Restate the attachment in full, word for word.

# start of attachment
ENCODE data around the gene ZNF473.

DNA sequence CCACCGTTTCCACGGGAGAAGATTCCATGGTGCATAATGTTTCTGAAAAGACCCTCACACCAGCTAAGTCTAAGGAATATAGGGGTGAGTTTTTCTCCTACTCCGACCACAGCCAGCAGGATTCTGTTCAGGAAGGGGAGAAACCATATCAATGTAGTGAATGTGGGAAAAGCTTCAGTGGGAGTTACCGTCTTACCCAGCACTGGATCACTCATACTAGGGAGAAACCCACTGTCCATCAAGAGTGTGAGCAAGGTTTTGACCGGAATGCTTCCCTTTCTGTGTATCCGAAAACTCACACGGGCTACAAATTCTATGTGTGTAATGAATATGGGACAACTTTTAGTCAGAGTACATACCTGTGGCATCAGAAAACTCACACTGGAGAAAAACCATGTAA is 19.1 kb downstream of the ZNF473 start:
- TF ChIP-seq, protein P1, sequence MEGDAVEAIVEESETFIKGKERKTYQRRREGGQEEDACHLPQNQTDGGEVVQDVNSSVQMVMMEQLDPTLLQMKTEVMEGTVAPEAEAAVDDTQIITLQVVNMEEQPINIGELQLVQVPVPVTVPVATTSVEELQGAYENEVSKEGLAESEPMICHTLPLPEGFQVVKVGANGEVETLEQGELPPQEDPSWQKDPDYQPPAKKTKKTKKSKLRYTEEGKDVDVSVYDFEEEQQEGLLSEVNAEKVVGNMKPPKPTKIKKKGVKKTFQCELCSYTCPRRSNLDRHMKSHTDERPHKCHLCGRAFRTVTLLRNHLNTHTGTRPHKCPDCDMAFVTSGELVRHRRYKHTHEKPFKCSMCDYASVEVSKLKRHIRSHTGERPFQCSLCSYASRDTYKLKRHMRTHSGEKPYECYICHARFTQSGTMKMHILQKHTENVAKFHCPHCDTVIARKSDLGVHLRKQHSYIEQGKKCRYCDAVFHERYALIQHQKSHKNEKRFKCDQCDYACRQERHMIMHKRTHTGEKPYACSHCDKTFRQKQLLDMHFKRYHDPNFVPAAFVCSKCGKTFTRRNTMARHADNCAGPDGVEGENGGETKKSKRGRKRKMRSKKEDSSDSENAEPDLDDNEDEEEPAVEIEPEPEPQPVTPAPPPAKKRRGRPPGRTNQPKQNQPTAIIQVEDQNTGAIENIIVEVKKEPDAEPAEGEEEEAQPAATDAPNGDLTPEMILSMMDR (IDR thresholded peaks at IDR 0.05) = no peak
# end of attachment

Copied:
ENCODE data around the gene ZNF473.

DNA sequence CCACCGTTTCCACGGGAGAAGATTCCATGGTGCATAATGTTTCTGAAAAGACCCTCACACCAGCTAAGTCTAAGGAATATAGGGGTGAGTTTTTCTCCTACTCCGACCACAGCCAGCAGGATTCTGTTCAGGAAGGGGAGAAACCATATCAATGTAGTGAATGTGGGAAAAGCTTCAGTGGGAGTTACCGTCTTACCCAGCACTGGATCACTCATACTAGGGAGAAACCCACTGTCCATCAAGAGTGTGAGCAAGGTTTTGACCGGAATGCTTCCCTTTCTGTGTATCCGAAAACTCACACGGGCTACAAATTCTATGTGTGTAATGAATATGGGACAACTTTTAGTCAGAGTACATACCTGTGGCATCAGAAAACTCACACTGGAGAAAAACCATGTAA is 19.1 kb downstream of the ZNF473 start:
- TF ChIP-seq, protein P1, sequence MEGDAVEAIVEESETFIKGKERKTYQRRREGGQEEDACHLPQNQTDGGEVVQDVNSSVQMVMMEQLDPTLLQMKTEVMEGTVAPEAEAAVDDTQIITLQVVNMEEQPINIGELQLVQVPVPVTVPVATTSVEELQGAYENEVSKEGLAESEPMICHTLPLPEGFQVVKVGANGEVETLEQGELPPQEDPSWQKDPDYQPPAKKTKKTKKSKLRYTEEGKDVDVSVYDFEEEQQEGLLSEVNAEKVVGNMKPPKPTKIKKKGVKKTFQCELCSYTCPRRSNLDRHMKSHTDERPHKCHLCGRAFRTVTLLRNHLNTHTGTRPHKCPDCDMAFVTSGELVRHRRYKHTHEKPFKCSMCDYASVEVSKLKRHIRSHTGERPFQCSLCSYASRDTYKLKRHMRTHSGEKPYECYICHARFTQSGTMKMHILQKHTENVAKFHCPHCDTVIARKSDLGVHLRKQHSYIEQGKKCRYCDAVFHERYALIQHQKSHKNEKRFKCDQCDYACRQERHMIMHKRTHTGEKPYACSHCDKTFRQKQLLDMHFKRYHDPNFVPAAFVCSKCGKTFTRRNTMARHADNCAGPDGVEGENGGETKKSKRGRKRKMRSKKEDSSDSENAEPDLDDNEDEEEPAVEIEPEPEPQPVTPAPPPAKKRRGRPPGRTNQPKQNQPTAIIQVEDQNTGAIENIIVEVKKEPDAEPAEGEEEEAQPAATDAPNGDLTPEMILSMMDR (IDR thresholded peaks at IDR 0.05) = no peak